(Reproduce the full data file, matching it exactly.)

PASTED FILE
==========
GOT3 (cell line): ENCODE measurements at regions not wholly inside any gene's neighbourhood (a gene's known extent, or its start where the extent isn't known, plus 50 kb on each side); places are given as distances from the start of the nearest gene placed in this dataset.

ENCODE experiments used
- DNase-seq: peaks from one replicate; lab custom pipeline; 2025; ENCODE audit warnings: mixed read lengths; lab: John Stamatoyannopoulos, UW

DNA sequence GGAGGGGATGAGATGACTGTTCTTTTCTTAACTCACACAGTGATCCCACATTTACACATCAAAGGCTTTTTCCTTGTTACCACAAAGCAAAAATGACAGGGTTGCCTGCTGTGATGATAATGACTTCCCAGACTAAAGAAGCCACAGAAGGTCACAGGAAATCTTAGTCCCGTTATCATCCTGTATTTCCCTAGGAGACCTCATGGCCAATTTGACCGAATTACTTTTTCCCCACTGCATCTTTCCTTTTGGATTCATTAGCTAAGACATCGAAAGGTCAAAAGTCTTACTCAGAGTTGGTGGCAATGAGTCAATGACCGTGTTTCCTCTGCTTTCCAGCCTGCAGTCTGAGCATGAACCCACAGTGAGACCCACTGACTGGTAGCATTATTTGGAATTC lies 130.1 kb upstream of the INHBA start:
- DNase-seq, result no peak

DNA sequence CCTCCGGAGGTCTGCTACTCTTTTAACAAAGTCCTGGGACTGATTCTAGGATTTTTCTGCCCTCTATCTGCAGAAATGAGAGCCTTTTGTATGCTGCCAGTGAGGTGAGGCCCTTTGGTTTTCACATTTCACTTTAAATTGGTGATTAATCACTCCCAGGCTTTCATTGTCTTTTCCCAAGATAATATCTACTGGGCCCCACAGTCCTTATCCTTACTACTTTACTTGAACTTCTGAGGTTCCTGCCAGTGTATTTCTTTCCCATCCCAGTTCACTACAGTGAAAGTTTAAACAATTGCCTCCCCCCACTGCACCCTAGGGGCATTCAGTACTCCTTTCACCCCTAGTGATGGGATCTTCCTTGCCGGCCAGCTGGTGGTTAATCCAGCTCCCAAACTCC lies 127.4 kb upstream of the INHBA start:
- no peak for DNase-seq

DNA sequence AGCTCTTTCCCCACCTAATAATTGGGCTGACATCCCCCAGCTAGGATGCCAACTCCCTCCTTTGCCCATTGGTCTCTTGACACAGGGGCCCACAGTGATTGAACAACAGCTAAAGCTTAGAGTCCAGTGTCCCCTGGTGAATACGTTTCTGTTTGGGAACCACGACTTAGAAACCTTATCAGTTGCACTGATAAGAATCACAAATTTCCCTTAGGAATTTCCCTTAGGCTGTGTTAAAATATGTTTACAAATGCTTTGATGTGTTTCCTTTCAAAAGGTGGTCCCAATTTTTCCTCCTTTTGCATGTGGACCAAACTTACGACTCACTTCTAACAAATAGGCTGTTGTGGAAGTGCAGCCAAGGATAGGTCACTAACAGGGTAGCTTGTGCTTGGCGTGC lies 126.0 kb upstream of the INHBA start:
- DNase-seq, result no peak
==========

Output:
GOT3 (cell line): ENCODE measurements at regions not wholly inside any gene's neighbourhood (a gene's known extent, or its start where the extent isn't known, plus 50 kb on each side); places are given as distances from the start of the nearest gene placed in this dataset.

ENCODE experiments used
- DNase-seq: peaks from one replicate; lab custom pipeline; 2025; ENCODE audit warnings: mixed read lengths; lab: John Stamatoyannopoulos, UW

DNA sequence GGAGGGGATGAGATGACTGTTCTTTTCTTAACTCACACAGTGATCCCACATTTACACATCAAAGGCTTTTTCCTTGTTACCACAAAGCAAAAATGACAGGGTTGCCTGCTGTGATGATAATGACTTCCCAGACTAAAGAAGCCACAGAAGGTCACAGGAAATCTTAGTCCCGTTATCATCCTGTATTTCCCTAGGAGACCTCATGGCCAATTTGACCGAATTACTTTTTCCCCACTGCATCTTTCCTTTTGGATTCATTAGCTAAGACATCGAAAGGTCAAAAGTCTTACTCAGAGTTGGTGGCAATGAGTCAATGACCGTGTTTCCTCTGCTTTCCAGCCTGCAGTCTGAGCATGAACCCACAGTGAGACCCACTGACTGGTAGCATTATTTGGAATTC lies 130.1 kb upstream of the INHBA start:
- DNase-seq, result no peak

DNA sequence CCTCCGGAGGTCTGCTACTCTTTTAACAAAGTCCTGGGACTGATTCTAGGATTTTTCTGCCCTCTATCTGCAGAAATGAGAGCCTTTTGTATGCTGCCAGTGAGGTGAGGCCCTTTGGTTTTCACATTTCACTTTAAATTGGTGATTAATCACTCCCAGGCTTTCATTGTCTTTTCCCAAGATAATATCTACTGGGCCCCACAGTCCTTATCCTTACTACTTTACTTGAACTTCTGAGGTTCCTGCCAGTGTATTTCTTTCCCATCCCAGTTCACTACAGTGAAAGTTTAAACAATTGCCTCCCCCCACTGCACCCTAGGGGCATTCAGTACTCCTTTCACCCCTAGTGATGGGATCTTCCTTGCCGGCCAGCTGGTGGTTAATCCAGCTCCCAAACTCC lies 127.4 kb upstream of the INHBA start:
- no peak for DNase-seq

DNA sequence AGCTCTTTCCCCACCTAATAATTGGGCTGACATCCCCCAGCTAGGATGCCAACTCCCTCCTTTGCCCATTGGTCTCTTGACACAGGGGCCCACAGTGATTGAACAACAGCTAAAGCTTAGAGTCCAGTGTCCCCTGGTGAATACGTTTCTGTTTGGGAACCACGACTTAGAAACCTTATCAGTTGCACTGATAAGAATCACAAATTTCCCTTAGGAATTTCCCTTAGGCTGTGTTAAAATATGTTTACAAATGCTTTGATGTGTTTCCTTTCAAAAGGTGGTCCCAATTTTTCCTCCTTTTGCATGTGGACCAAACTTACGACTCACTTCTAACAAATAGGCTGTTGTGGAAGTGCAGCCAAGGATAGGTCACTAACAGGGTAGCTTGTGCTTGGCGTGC lies 126.0 kb upstream of the INHBA start:
- DNase-seq, result no peak